As the neoliberalization of our cities continues apace, a growing group of opponents assumes merit in the concept of ‘common space’. In common space, use and collectivity take precedence over profit and expert authorship. Whilst a growing body of scholarship construes such common spaces as pre-existing terrains to be reclaimed from capitalist command, less attention has gone to how they are raised from scratch. In order to fill this void, this study explores how common space is produced within the current conditions of urban development. In so doing, it follows the lead of a specific breed of architect: the one working at the crossroads of cultural activism and community organizing.
In-depth interviewing and participatory observation allow to lay bare the possibilities and pitfalls of commoning in a variety of cities. At the Public Land Grab (London), a derelict piece of urban land was transformed into a community farm. At Pension Almonde (Rotterdam), a social housing complex became a locus for cultural production. At Montaña Verde (Antwerp), a plaza was tweaked into a co-created piece of public art. Data from collectives such as the Atelier d’Architecture Autogérée (Paris), Raumlabor (Berlin) and Zuloark (Madrid) are highlighted as well. Transversally, the voyage is guided by Henri Lefebvre’s theory of the production of space.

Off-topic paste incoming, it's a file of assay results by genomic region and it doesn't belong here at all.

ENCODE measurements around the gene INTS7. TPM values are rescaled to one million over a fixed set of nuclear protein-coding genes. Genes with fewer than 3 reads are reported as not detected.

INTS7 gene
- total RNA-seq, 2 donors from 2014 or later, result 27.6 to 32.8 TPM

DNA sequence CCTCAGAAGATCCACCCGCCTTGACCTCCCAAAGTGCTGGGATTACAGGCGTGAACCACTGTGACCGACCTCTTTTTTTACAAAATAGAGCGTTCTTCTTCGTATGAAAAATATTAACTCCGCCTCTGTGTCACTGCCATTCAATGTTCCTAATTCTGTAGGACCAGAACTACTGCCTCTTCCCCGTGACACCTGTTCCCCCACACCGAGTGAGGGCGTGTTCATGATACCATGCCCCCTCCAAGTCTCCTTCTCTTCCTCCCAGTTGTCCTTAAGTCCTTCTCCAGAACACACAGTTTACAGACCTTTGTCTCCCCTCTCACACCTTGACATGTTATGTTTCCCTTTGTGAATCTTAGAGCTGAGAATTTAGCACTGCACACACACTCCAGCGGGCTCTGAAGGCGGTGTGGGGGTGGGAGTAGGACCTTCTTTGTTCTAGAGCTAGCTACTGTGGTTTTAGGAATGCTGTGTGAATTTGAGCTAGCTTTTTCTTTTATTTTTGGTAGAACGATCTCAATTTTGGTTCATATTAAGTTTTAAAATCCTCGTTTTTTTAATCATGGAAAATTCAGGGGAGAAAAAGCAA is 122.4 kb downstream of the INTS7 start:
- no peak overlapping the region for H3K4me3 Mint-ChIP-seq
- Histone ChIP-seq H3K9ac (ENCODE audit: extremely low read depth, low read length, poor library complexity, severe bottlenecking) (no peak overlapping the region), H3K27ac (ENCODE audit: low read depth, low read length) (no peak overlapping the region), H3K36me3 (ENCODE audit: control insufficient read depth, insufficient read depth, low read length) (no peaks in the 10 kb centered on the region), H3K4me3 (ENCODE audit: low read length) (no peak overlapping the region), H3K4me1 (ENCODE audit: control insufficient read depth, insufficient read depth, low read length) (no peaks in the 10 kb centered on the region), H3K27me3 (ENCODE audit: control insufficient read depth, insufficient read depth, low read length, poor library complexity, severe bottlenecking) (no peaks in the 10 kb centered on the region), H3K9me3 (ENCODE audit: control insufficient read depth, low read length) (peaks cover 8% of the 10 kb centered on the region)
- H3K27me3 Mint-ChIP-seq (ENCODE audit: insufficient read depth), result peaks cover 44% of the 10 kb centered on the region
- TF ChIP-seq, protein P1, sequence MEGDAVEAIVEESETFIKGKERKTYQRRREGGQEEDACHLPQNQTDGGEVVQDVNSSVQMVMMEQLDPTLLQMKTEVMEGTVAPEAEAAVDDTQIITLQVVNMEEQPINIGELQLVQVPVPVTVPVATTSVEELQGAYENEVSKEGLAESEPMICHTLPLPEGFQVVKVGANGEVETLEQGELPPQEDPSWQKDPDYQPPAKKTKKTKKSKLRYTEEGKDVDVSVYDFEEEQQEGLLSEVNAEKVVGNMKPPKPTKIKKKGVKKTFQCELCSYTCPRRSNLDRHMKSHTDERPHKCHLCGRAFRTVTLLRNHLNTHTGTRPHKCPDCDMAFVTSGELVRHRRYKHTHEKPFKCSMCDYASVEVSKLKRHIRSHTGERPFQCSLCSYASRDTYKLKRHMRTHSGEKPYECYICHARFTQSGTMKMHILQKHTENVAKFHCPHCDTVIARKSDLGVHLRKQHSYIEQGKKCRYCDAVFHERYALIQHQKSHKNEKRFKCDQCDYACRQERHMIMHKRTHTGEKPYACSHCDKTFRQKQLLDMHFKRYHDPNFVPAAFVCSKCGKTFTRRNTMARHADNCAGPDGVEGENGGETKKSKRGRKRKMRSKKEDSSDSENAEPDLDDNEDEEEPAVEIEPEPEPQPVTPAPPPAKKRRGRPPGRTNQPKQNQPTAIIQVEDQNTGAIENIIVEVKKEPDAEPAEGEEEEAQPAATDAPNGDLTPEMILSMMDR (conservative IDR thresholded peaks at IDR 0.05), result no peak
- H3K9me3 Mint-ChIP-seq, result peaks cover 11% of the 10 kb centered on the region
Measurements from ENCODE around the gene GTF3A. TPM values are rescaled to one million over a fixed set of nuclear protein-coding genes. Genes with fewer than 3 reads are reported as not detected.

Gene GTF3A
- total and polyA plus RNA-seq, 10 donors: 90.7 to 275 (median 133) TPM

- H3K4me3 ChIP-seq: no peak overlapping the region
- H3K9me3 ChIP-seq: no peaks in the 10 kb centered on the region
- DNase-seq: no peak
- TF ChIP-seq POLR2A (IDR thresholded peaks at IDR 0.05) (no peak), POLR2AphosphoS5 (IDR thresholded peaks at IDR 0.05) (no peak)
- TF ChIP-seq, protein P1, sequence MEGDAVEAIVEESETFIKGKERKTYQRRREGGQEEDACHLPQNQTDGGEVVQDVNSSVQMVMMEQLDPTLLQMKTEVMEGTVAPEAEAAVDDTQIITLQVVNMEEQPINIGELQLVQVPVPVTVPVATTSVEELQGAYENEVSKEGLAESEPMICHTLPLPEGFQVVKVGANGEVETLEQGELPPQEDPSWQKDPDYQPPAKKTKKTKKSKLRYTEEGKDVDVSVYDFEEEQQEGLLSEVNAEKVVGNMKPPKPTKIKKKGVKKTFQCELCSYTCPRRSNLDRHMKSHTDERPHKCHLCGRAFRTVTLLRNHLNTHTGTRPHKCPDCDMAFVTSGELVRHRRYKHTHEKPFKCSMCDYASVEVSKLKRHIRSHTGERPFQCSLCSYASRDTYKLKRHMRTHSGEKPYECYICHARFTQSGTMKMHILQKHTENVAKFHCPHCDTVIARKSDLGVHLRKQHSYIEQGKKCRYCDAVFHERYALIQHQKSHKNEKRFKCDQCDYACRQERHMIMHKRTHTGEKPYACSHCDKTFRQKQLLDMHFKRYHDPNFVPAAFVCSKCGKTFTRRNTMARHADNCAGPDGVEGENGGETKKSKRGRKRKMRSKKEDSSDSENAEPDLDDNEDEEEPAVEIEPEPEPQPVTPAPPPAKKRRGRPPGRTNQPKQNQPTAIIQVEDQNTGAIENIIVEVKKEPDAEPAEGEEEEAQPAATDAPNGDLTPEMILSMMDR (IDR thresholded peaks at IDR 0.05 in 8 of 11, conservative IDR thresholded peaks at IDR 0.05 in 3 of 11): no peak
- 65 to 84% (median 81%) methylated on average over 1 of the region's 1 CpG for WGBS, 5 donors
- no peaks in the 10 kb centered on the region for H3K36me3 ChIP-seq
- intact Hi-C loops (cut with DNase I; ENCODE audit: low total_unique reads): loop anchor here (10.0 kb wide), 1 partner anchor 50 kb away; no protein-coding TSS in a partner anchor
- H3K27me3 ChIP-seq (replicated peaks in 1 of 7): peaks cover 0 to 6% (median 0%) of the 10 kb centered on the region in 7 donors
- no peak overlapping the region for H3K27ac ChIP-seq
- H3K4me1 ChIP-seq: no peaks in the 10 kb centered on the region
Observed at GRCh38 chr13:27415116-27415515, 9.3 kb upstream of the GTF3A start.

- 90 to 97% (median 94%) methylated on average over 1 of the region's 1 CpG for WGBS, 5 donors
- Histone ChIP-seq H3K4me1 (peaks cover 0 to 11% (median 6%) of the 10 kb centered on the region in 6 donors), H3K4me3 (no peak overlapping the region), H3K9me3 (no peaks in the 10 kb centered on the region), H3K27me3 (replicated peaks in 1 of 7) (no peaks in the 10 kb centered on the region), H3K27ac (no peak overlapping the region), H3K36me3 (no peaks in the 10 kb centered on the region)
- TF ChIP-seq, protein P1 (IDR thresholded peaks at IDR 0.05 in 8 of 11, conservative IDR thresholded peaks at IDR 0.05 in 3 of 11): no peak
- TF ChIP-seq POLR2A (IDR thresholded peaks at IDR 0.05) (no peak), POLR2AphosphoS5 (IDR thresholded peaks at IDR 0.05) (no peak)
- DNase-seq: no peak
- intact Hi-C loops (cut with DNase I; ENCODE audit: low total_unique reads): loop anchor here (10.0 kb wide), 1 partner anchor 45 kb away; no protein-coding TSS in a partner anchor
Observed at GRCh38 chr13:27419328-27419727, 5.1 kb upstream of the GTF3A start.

Results are threefold. First, the distinction between Symbiotic and Oppositional Commoning is proposed, resulting in a ‘Taxonomy of Tactics’. Second, the relation between urban commoners and municipal institutions is refined by advocating agonism. Finally, Lefebvre’s lexicon is mobilized in order to explore the cross-fertilization between urban commoning and political action. Overall, this dissertation puts the human imagination at the centre of the city. It will therefore be of value to scholars, artists and activists with an interest in the creative dimension of the built environment.
Supervisors: Pascal Gielen & Walter Weyns
External members: Stavros Stavrides, Caroline Newton & Liesbeth Huybrechts
Chair: Stijn Oosterlynck